A Royal Affair | JAPAN DAY 2

Japan knows how to do pastry right.  Our first morning, our hotel breakfast included fresh croissants.  Their buttery goodness almost made me cry.  Today, a mom and pop shop selling filled buns and more croissants set off the day right.  For less than $10, we filled up our bag with croissants, an apple fritter, red bean buns, and a strawberry cream cheese bun.

Walking in light rain until we took shelter in the underground mall/subway station, we located our tour meet-up spot before heading on a bus.

A bus?  I know.  My first experience doing the all-out touristy method with the tour guide holding up a mini pink pompom to boot.  Before you write me off thinking I don’t know how to travel, cut me some slack.  There are up sides and down sides.  This being the off-season and therefore not too crowded, it wasn’t that bad.  There were times where we were feeling a bit rushed, but for the most part we saw and lot and learned a lot.  However, I definitely don’t think it is valid for every situation.

Our first stop was the Nijo-jo Castle, an UNESCO World Heritage Site.  A massive moat and wall separate it from the modern city, making it’s mysteries unseen from the street.  Shoes removed and slippers donned, we shuffled through the wooden structure, each step marked by squeaking — a defense against assassins and ninjas.

nijo-castle
Nijo Castle, the former home of the Shogun when he visited Kyoto.

Tatami mat covered floors and intricately painted walls depicted cypresses, tigers, and cherry trees defined each room.  It was easy to imagine ancient day samurais and the Shogun wandering the halls, the future of Japan on their minds. I’d love to show you, but unfortunately pictures were not allowed.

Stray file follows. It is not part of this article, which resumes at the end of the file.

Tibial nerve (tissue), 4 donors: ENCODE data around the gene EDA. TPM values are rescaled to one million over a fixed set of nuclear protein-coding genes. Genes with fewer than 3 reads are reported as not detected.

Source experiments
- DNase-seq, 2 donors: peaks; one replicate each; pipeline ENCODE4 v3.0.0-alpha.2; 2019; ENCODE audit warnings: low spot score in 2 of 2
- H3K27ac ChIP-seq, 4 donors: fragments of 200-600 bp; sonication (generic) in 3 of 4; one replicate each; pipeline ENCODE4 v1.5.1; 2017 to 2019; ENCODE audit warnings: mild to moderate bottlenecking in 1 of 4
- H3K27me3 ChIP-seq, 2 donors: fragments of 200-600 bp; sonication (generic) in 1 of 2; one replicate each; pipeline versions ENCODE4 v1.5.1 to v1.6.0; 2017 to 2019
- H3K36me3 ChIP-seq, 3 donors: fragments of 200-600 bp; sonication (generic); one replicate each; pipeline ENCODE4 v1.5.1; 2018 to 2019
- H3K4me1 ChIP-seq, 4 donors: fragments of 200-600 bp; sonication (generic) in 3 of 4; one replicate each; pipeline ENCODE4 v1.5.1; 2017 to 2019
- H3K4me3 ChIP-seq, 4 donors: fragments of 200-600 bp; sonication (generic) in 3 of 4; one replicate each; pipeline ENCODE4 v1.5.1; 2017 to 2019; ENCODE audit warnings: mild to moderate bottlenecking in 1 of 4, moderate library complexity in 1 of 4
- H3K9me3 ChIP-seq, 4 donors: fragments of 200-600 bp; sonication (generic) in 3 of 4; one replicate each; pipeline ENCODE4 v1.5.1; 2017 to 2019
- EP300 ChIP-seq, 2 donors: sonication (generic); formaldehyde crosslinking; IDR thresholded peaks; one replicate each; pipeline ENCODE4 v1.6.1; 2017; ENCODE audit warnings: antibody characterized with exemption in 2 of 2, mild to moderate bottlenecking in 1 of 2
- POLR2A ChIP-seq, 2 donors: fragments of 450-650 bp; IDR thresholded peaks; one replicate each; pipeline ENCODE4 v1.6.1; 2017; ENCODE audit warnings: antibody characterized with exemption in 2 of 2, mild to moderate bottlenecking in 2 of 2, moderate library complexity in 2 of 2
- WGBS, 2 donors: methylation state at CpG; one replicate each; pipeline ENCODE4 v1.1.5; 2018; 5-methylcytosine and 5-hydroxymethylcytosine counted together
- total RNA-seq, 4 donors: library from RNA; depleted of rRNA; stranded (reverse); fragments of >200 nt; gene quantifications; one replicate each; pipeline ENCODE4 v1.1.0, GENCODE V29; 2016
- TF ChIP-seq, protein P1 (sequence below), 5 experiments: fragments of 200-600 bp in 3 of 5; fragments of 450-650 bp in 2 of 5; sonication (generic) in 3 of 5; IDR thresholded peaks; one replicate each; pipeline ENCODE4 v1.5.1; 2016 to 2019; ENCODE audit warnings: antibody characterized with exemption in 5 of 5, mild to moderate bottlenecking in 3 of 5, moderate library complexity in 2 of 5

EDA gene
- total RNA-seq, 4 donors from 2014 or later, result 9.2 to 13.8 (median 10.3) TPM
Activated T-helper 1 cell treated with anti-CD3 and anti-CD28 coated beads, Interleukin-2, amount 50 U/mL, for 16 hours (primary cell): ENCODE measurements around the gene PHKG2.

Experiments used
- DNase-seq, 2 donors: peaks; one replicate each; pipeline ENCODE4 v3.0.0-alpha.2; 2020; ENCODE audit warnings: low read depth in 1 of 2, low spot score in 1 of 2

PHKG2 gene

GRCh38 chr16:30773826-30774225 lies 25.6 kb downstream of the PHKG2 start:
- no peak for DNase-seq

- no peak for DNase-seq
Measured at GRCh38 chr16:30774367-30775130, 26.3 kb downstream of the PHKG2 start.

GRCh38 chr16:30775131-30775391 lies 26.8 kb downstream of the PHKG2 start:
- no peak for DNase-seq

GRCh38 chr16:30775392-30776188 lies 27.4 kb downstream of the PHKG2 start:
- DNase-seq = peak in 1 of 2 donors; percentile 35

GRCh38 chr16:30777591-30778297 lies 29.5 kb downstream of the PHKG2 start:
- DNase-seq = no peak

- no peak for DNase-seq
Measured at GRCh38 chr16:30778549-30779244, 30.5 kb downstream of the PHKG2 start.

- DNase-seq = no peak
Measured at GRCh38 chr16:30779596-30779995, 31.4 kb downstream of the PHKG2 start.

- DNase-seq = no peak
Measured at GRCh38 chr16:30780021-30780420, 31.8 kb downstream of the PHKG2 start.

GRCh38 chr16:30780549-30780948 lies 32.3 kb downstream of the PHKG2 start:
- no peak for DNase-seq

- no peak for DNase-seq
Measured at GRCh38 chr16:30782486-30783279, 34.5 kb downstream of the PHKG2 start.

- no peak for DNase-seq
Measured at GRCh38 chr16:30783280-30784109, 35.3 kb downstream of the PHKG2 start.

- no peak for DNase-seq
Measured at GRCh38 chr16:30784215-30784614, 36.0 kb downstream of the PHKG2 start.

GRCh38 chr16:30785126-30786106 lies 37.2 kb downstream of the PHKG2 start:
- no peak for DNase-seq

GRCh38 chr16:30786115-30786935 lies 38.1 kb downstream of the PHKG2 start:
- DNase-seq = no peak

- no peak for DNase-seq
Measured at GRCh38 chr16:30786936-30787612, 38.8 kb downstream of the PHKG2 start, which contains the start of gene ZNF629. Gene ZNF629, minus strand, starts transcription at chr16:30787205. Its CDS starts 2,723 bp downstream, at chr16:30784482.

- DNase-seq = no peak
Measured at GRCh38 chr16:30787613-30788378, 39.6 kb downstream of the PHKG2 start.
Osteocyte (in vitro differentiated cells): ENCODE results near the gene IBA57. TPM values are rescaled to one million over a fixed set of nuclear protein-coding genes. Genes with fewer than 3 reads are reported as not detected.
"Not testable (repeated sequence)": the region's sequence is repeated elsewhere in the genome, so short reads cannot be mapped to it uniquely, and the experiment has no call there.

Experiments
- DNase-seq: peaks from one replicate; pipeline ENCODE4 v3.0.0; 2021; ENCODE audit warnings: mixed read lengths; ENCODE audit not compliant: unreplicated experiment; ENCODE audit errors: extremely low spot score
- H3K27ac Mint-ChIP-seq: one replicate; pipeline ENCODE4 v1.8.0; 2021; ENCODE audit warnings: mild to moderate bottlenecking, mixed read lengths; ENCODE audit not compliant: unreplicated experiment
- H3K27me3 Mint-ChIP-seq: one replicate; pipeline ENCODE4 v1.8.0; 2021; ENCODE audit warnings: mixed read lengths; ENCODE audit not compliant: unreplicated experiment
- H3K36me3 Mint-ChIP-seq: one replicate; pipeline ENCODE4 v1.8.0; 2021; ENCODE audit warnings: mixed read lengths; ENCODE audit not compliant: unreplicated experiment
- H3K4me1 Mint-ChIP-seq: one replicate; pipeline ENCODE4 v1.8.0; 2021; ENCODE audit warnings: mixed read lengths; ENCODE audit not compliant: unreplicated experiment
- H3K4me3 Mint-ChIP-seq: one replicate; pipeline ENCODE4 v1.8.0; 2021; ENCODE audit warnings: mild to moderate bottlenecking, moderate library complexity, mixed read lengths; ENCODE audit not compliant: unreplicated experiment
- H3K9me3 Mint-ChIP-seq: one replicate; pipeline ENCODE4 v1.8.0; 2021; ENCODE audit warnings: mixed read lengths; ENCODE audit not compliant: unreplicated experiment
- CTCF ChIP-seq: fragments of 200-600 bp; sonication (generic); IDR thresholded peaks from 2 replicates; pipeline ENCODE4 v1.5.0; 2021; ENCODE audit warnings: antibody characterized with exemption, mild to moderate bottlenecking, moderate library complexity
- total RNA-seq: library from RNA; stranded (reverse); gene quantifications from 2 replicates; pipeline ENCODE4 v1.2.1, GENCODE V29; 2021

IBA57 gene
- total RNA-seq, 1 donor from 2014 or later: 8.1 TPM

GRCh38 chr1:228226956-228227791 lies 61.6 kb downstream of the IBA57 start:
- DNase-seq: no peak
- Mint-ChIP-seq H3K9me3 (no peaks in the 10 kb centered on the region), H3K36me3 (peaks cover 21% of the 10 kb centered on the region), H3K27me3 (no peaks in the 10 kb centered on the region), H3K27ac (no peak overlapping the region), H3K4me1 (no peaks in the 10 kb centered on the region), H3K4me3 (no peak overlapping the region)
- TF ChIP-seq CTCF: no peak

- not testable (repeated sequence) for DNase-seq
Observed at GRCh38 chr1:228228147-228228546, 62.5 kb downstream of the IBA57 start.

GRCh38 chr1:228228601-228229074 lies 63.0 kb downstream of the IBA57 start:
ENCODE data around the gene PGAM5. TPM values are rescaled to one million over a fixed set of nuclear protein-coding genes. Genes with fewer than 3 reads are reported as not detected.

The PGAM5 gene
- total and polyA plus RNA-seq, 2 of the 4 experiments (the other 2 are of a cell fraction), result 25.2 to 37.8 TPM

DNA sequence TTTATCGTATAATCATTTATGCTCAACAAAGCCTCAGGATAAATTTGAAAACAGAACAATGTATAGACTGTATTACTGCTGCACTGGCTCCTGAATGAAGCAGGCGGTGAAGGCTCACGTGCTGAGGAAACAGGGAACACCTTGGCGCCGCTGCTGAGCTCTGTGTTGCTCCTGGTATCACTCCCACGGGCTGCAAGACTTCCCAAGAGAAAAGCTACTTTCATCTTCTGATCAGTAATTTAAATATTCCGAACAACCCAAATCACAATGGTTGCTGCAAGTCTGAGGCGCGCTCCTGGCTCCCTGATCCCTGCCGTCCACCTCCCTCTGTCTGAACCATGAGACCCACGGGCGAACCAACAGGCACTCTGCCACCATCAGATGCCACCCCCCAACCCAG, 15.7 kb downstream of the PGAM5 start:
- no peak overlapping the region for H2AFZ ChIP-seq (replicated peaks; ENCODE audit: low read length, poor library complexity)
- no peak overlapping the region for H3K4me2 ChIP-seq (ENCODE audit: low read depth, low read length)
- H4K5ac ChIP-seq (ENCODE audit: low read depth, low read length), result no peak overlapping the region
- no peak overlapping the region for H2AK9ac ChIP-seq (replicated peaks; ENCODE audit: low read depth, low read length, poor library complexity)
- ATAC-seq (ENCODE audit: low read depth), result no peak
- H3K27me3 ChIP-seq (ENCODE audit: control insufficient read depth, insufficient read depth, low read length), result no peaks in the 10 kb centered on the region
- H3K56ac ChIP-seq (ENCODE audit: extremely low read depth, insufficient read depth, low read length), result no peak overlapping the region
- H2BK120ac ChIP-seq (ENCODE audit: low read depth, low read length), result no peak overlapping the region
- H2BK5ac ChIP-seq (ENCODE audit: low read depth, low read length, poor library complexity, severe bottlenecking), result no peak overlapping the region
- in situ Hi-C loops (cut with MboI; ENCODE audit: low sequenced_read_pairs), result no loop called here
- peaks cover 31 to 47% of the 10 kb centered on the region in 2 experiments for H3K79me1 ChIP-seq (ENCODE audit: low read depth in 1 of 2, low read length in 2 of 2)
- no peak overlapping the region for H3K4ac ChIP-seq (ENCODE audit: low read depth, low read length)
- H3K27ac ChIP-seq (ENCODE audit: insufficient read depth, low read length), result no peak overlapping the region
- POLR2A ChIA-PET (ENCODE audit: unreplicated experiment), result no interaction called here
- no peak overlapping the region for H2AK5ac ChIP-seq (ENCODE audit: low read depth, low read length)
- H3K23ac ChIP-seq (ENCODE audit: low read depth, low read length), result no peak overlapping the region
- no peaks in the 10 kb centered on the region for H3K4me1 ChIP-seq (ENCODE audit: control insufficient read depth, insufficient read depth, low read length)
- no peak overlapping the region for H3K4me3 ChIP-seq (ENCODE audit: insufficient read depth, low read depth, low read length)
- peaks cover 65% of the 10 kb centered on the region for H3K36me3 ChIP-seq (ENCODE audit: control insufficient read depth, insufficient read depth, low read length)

Second stop: Golden Pavilion.  To be honest I mostly knew of this due to a computer game.  But despite that, it was definitely worth the visit.  Although much like the 1000 Tori gates from yesterday in that there were many tourists jostling for pictures, the overall beauty of the Pavilion cannot be marred.  One could spend eternity snapping photos of this thing (for its beauty, not just because there are random people taking a selfie in the background).

golden-pavilion
The Golden Pavilion shines in the winter light against a forested background.

Gently flowing waters give way to floating islands of trees and pagodas, the shimmering exterior of the Pavilion rising up from the bank.  The public is not allowed to enter, due to a fear of arson (the cause of the destruction of the original pavilion in the 1950’s) but even so, taking a deep breath while looking out over the water to the shining building brings a sense of peace and calm — even while others bustle around you.

The Imperial Palace, once the home of the emperor, was our last sightseeing stop of the morning.  Massive, the walls surrounding it looked longer than the 200+ m terminal we had to walk through at Haneda Airport.  Through a quick security checkpoint and we explored the grounds.  Gates, one for each level of social importance, broke up the monotony of the tall white walls, sometimes hidden behind trees and shrubs.  Large expanses of gravel creating a stark contrast against the intricately designed buildings standing tall from the barren surroundings.  However, turn the corner and there was a pristine and manicured garden.  Water features, maples, and rocks coming together to replicate nature, maybe even better designed.

imperial-palace